Bonding or Grounding (or both)

Usually you see the wires attached to the water pipe, the gas pipe and the hot water heater pipe. Can somebody please explain is this all bonding, or grounding or a mixture of both? thanks

There are whole books written about these subjects. It is not something easily jotted down.

Maybe someone wants to type several paragraphs on this topic?
I know Paul has some good info already written up.

Here is a goo thread:

And here is more. This is part 1 of 12:

Mixture of both.

Basic Grounding and Bonding Powerpoint…ENJOY

So the water heater, gas line and water lines have bonding wires attached to them. I always see the copper grounding wire in the main panel but rarely see it attached to a grounding rod…should I assume that if I don’t see a rod that it’s grounded by UFER?

Most older systems had only one grounding electrode. Be it a ground rod or water pipe ground.

Those (3) words could come back to HAUNT you if you do a report and ASSUME anything.

As speedy stated…if it is an older house…and you see a connection to the water pipe as the GE…and inside the panel you see NOTHING else in regards to GEC’s…then it only has a WP as the GE.

Nothing wrong with suggesting a " Supplimental " electrode be added like a ground rod…well within your scope to suggest it.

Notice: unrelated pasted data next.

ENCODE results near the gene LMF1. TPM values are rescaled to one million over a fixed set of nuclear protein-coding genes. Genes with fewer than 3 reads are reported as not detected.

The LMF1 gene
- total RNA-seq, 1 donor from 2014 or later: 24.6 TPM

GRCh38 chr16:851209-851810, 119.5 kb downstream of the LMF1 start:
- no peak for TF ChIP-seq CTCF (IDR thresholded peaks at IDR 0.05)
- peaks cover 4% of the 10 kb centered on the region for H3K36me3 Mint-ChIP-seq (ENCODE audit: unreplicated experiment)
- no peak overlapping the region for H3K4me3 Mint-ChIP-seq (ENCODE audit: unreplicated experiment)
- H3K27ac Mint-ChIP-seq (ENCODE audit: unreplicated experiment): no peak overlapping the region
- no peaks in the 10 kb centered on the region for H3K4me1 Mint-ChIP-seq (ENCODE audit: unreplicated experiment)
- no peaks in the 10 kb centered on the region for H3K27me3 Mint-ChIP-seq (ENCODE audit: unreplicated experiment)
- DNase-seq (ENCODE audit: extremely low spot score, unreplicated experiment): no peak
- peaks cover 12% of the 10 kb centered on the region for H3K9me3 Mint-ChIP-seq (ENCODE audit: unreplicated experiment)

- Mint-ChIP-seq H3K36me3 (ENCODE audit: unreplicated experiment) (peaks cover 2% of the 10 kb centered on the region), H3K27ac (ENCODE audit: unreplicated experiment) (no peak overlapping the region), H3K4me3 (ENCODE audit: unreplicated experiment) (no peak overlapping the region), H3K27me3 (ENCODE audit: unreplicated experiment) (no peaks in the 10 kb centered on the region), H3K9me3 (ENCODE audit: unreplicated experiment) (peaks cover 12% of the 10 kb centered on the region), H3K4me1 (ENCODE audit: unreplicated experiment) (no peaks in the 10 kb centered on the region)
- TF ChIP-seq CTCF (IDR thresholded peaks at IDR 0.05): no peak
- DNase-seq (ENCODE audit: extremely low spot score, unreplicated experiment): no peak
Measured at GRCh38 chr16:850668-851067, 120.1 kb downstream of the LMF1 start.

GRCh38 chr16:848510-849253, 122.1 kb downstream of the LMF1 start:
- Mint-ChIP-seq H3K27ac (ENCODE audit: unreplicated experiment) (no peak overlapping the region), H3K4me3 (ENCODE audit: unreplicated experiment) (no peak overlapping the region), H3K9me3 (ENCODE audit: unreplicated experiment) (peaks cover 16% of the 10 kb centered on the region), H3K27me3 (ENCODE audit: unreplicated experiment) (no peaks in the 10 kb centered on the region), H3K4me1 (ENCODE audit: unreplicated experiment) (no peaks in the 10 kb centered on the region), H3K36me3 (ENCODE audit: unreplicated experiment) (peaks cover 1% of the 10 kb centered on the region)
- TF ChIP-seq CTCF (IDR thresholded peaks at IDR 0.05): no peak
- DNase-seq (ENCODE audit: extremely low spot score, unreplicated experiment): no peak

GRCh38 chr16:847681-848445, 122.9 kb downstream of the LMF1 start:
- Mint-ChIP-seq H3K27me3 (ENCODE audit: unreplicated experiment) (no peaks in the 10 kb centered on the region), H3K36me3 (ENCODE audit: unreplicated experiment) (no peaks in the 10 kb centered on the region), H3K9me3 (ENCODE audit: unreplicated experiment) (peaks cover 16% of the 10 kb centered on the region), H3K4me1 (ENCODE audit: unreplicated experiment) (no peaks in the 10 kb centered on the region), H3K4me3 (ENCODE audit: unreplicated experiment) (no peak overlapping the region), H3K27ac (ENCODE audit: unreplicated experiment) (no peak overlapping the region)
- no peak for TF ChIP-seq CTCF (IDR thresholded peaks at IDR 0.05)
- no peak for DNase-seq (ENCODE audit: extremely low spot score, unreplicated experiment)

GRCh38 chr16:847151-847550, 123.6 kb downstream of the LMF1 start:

Never assume a UFER or anything…report it’s presence or lack of presence.

In new construction up this way, many times the sparky will throw the ground rod in the earth, adjacent to the footing, before anything gets backfilled.

Sometimes, I wonder what some electricians are thinking, though. Did a house yesterday with a well. Dont you know that one of the ground sources was the cold water pipe, right where it connects to the water storage tank. Problem was that the inbound side of the tank (from the pump) was plastic…

I’ve also seen the main grounding electrode as a metallic fence post (chain link fence), between two houses with a small alley between them. Problem was that the adjacent house used the same fence post for its ground point. These houses were built in the late 1940s. Yikes!

The point is… NEVER assume anything.

This is NOT a ground “source”. This is the required water bond. If the pipe going into the ground is metallic then it serves a dual purpose as the grounding electrode as well.
Forthe water bond there is no requirement that the connection be made within 5’ of the entrance. This just must have been the easiest accessible place for it.

I wonder why there is a need for a “water” bonding point, as water is a poor conductor of electricity.

Sorry. I’ll clarify:
“Metal Water Piping” bond.

True, water is not a good condcutor.

Maybe I used the wrong word in assume. I never make guesses in my reports but usually, I will see the copper ground wire in the panel, then wire attached to the hose bib, the hot water heater pipe and the gas pipe. Today, I saw a grounding rod adjacent(touching) the main water pipe. Usually, that is not present but I don’t want to say "grounding source not located) only to have someone call me up and say “duh, did you see the water pipe, the gas pipe and the hot water heater” Still a little fuzzy on this.

Thing is these are NOT ground sources.
ONLY a metallic water pipe connection, made WITHIN 5’ of the pipe entering the house, is considered a grounding electrode.

Simply any water pipe, and especially a gas pipe, CANNOT be used as a “ground”.
So if someone sees a water or gas bond and says “Duh, there is the ground”, you say “Duh, no it’s not.”

Thank you speedy. Perfect explanation.